Okanagan College president Jim Hamilton has accepted an offer to remain in his job until October 2019.
The longest-serving president in British Columbia’s post-secondary sector, Hamilton has been at the head of Okanagan College since 2004.
“We are absolutely thrilled that Jim will stay on as president,” said Connie Denesiuk, chair of the Okanagan College Board of Governors.
“Over the course of his tenure, he has helped the institution develop a well-deserved reputation for accomplishment, growth and service. I’ve witnessed first-hand how well respected he is provincially and nationally.”
“Jim is respected for his experience and for his insights, demeanour and intelligence.”
Hamilton sees it as an opportunity to continue to complete some ongoing tasks as well as advance important new initiatives.
“I am proud of Okanagan College’s record of success and achievement but I know a lot remains to be done to even better serve the students, employers and community of this region,” Hamilton said.
“I am particularly excited about some of the key directions in the college’s recently-completed five-year strategic plan and I want to be part of moving them forward.
“Those include working with and learning from our indigenous community, increasing our support for key sectors such as wine, food and tourism and technology, and completing a plan that will expand internationalization opportunities for our students and employers.”
Hamilton’s history at OC started with teaching English in 1980 at what then served as the Vernon campus—the old Canadian Forces army barracks.
Prior to becoming president, in additon to serving as a faculty member, Hamilton was a member of the Okanagan University College Board of Governors, and the regional dean of the North Okanagan.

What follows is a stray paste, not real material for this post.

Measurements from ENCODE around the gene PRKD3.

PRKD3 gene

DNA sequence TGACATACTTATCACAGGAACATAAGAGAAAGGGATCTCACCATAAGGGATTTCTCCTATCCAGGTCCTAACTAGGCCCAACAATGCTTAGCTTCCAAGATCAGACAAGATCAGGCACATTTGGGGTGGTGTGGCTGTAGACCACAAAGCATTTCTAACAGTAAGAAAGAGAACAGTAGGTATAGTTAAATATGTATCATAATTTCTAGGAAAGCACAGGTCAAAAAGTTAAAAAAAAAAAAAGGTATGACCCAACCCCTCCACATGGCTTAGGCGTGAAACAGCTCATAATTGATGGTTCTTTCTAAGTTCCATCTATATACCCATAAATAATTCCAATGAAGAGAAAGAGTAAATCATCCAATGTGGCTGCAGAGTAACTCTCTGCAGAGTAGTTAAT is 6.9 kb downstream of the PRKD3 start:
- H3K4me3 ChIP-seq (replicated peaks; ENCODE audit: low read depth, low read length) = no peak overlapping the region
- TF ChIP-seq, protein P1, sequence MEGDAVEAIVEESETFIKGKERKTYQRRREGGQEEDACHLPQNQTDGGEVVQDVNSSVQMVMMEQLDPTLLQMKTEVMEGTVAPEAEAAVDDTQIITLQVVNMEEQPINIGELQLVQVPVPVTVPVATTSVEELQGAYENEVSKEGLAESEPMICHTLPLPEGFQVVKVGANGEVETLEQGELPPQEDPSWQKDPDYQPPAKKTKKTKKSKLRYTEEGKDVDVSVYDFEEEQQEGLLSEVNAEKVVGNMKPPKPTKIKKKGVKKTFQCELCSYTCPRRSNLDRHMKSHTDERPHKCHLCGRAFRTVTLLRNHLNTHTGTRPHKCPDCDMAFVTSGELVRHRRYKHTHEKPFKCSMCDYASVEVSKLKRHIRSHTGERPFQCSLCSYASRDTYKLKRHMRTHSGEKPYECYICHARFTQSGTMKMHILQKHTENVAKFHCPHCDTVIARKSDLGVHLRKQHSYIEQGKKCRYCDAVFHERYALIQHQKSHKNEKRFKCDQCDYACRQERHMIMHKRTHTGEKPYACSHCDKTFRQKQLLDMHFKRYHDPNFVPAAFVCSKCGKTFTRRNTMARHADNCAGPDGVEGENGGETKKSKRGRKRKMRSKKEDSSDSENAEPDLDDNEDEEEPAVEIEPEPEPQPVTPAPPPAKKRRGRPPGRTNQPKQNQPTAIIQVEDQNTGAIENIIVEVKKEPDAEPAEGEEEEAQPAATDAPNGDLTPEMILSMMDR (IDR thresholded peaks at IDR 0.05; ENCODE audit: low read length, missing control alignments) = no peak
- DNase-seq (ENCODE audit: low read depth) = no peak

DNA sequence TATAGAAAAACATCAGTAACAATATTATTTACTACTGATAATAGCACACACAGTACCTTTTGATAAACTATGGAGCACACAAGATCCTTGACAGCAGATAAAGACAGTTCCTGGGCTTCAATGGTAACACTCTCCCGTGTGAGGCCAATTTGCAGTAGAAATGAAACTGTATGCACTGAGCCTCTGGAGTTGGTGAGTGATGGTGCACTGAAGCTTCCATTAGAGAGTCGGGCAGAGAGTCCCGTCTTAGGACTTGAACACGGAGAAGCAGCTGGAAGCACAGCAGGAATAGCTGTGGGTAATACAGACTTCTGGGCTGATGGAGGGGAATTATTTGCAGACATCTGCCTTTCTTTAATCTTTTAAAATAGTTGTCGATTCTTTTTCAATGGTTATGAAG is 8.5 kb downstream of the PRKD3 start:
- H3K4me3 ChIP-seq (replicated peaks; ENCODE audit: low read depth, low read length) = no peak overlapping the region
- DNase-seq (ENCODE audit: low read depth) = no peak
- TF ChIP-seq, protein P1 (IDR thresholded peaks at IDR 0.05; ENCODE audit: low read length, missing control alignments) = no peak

Besides presiding over Okanagan College, Hamilton also chairs the BC Council for International Education and is a board member of Colleges and Institutes Canada, member of the British Columbia Council for Admissions and Transfer, and a vice-chair of the Irving K. Barber British Columbia Scholarship Society.
In the past, he has been the chair of the Trades Training Consortium of BC and the chair of BC Colleges.
During his time as OC president, enrolment has grown by 43 per cent, annually exceeding government targets.
Okanagan College is now one of the largest colleges in B.C. and the second biggest public trades training institution in the province.
Aboriginal student numbers have more than tripled to 1,550, and the college has greatly expanded its services to that population.
OC has also introduced a host of new programs, grown its profile to address regional and provincial labour force demands and skills needs, and worked closely with industry and employers to make the Okanagan, Shuswap, Similkameen and British Columbia stronger.
With the recent completion of the Trades Training Complex in Kelowna, Okanagan College has seen more than $100 million in new building and redevelopment at its four major campuses in the last decade.
“As much as construction and enrolment growth are both good for the local economy, what has given me the greatest satisfaction is the success of our students and how our team has worked together to create more access for more post-secondary options for the people in this region,” Hamilton said.